So at first glance, despite Kirby’s claim, there would seem to be no conceptual connection between the Silver Spider, and Spider-Man.
It was Joe Simon who provided the linkage between his Silver Spider, the Fly, and Spider-Man, and just what role Jack Kirby played.
When Archie Publications asked Joe Simon to produce some books for them in 1959, Joe called in Jack Kirby to help out. Joe suggested that they rework his earlier Silver Spider proposal into a character called The Fly. He handed over a file containing the initial Silver Spider proposal to Jack. The file also contained a rejected working logo, and an editorial memo, by Harvey Publications, rejecting the initial proposal — a memo that would inspire Kirby, and would play a compelling role, when later, Stan Lee would ask Jack for a new character; more on this memo shortly.
According to Joe, in The Comic Book Makers (Crestwood Publications, 1990) when Kirby asked him about specific powers for The Fly, Joe told him “Hey, let him walk up buildings, and let him fly if he wants to, It’s a free country. Take it home and pencil it in your immortal style.” Kirby did just this, and the result was The Fly.
Again, Joe saying The Fly evolved out of the Silver Spider proposal doesn’t make it true. It is when we compare the two stories that we see that the Fly’s origin gimmick is consistent with the Silver Spider’s. In both stories, the young protagonist (both named Tommy Troy) is a beleaguered orphan who gains his powers via a mystical ring that transforms him into an adult super hero. Yet the super hero character is different. Where the Silver Spider has no apparent powers except enhanced strength, and a great leaping ability, The Fly has been granted very specific powers; inherent insect abilities, (wall clinging, exceptional agility, a sixth sense and a stinger gun- none of which was in the initial Silver Spider proposal. It is this character evolution, supplied by Jack Kirby, that is the borrowed ingredient that later show up in Spider-Man.
So there is a pattern match that is consistent with Spider-Man and Kirby’s The Fly, and a paper trail that lends credence to Jack Kirby’s claims concerning the Silver Spider connection.
As an aside, Simon had rejected a working title “Spiderman” for his Silver Spider project, and showed a logo to Kirby, leaving little doubt as to which of the three people involved with Spider-Man would have been the one to supply that name
Yet nowhere in either the Fly, or the Silver Spider work up can be found a template for the concept of a web being used as a means of mobility, or as a way of capturing prey. Which brings me to a part of this history that has been overlooked, and in this area lies what I believe to be the only existing contemporaneous written evidence that shows undeniably where the concepts came from, and who brought the basic concept of Spider-Man to Marvel. This is what I consider to be the smoking gun, much like catching the crooks with the blueprint to the bank, and the vault combination.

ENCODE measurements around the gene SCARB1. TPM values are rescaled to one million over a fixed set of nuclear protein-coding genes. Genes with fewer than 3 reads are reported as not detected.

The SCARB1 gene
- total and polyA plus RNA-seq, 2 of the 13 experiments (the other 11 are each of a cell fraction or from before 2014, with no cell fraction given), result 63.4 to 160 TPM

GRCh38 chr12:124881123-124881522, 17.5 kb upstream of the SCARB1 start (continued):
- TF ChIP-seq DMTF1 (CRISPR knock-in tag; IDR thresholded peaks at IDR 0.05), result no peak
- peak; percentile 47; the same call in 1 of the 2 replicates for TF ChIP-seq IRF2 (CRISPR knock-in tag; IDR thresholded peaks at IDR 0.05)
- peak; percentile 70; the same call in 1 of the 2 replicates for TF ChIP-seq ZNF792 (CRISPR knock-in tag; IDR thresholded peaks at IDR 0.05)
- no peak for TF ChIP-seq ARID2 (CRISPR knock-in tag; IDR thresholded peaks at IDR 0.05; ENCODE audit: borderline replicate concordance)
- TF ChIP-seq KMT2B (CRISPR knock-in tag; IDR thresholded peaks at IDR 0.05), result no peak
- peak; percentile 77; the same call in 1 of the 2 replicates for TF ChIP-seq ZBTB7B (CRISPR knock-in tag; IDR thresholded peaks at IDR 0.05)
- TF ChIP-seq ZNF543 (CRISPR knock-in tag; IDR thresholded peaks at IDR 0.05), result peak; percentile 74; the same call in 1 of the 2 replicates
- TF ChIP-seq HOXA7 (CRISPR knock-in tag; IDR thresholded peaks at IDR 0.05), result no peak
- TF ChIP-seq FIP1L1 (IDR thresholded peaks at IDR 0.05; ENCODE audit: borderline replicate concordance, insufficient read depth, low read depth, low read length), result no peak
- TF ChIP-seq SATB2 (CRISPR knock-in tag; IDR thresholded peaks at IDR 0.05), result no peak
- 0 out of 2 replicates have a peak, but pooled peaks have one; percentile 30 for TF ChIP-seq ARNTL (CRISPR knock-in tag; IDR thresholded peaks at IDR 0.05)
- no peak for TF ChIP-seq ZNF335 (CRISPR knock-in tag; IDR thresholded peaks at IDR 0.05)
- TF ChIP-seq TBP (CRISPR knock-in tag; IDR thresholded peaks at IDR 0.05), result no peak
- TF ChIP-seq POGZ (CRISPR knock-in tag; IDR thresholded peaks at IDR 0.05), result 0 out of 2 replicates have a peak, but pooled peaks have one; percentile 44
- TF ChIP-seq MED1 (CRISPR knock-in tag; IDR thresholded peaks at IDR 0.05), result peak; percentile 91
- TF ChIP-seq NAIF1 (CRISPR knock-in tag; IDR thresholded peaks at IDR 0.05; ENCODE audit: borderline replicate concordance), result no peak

After Joe Simon submitted his proposal for the Silver Spider to Harvey Publications for acceptance, Leon Harvey handed it over to a young editor by the name of Sid Jacobson for critiquing and approval. In two memos from 1954, addressed to Leon, Sid made it apparent that he was not happy with the proposal. “Strictly old hat” he says, stating that the concept is too generic, with nothing special to set it apart. In the second memo, Sid Jacobson takes the extra step of suggesting just what changes could be done to make this concept more interesting. These memos were in Joe Simon’s, Silver Spider file, they were unearthed, and originally published in Greg Theakston’s Pure Images #1 (Pure Imagination,1990) Here is the pertinent section of memorandum #2.
EDITORIAL MEMORANDUM #2
TO: LEON HARVEY February 23, 1954
FROM: SID JACOBSON
RE: SILVER SPIDER
Conclusions on character:
Physical appearance- The Silver Spider should be thought of as a human spider. All conclusions on his appearance should stem from the attributes of the spider. My first thought of the appearance of a human spider is a tall thin wiry person with long legs and arms. He should have a long bony face, being more sinister then handsome. The face of the Submariner comes to mind.
Powers: The powers of the human spider should pretty much correspond to the power of a spider. He therefore wouldn’t have the power of flight (author’s note: something hinted at in Simon’s proposal) but could accomplish great acrobatical tricks, an almost flight, by use of silken ropes that would enable him to swing ala Tarzan, or a Batman. The silken threads that the spider would use might come from a special liquid, from some part of his costume that would become silken threads in much the same way as the spider insect. These threads would also be used in making of a web, which could also be used as a net. The human spider might also have a “poison” to be used as a paralyzing agent.